There are a number of theories out there that attempt to explain why we say something completely different from what we intended, why something mistakenly slips out of our mouths. There is the proverbial “Freudian slip” which implies that there is some deep-seated sub-conscious thought behind our words that makes itself known without our permission. There is another theory that suggests it’s due to inattention or speaking without thinking, kind of a “looking after you leap” phenomenon. I’m sure science would explain it away as a blip in the brain, resulting in an interruption along the neural pathways governing speech.
Whatever the cause, I see a slip of the tongue as a window that reveals something profound about human behavior.
In an article I read yesterday on a study of the human brain and behavior, it was suggested that human beings are wired for conformity. Measuring brain waves while conducting some very simple group exercises, it showed that our brains actually put up a red flag of warning when we even consider disagreeing with the rest of the group. According to the article, this response is based on the ancient biological need to stay connected to our tribe in order to survive. In the early hunting and gathering era, going it alone was simply not done, because the risks were too high. It was imperative that no matter how much you may disagree with a group decision, your survival depended on going along with it.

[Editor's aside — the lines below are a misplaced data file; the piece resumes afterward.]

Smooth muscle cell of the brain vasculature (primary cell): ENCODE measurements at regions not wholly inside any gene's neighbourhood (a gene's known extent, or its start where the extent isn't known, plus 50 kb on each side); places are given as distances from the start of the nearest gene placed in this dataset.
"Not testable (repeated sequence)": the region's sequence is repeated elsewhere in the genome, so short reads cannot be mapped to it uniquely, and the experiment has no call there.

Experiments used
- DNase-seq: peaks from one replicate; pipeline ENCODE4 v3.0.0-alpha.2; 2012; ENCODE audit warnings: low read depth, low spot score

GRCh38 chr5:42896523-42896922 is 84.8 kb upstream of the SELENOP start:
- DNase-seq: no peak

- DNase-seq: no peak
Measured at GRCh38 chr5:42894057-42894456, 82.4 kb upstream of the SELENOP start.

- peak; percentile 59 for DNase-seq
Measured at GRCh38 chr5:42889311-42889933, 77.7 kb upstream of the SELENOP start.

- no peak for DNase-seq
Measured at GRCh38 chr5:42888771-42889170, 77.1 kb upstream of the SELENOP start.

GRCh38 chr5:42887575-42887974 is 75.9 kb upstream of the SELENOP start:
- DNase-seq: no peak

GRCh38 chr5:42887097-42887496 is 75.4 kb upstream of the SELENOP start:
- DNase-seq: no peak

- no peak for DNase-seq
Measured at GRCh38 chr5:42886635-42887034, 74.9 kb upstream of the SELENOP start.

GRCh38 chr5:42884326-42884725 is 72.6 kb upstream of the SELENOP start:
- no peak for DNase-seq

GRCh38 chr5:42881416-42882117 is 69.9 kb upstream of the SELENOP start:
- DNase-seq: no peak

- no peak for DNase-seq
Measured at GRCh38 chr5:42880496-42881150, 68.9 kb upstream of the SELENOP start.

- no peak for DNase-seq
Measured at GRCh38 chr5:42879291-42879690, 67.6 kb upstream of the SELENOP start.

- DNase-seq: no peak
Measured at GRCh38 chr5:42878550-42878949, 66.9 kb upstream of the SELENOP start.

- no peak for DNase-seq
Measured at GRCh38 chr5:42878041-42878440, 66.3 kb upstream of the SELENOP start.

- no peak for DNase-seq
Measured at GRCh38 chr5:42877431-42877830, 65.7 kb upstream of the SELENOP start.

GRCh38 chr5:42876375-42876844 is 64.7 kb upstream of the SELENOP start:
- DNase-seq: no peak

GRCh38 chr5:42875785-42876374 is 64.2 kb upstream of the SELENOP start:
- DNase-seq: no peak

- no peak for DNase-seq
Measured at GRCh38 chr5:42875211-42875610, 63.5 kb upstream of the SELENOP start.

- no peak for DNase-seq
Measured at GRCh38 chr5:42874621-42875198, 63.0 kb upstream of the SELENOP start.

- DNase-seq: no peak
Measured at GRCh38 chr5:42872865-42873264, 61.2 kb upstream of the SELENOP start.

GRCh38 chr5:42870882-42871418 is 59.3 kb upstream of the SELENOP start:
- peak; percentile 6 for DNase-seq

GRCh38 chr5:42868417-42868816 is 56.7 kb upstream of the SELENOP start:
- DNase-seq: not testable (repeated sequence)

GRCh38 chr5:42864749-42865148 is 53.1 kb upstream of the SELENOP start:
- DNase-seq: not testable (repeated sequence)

The study revealed that we still carry remnants of this codependent thinking and behavior with us, but to a significantly lesser degree. The seemingly random “slip of the tongue” may actually be evidence of an inner (and perhaps even evolutionary) rebellion against conformity. There is ongoing pressure to “fit in” to the society, culture, and world we inhabit. However, there is also a strong innate desire to see ourselves as individuals with our unique expression and contribution to the whole. These two motivations inherently create conflict within us, because at times they are in direct competition with each other, forcing us to choose either to go along with the crowd and be accepted or to follow the beat of our own drummer and risk being rejected and alone.
Of course, it is not always so black and white.
The gray range in between–that muddy place of doing what it takes to fit in most of the time with a bit of creative self-expression sprinkled in–is where many of us reside most of the time. Hanging out in the middle is safer. It means we draw less attention to ourselves and rock the boat less. But the middle can also mean high levels of compromise in our lives, resulting in a kind of unsatisfying world of mediocrity, in which our true individuality is reigned in to such as an extent that it renders us invisible, even to the few people closest to us.
Too much conformity has it’s price. But so does too much individuality.
We’re all familiar with the feelings that come up when witnessing someone expressing their uniqueness full out. Sometimes we feel awe and admiration and perhaps even a deep longing to have the courage to do that ourselves. Other times though, we may feel anxiety and discomfort at what we feel may be too foreign or strange and the urge toward rejection comes up.
It’s a slippery slope indeed, this balancing act between fitting in and authentic self-expression, which brings me back to the idea of words escaping from us like rebellious teenagers. A slip of the tongue is a kind of pressure release valve, a way to let off steam and also an indication that the conformity thing has gone too far.
Repression of our real feelings in the long run doesn’t work, and eventually the truth will come out, with or without our permission.
If you find yourself saying something you didn’t intend, see it as a messenger telling you that your soul is crying out for balance, and that it may be time to honor your own drumbeat.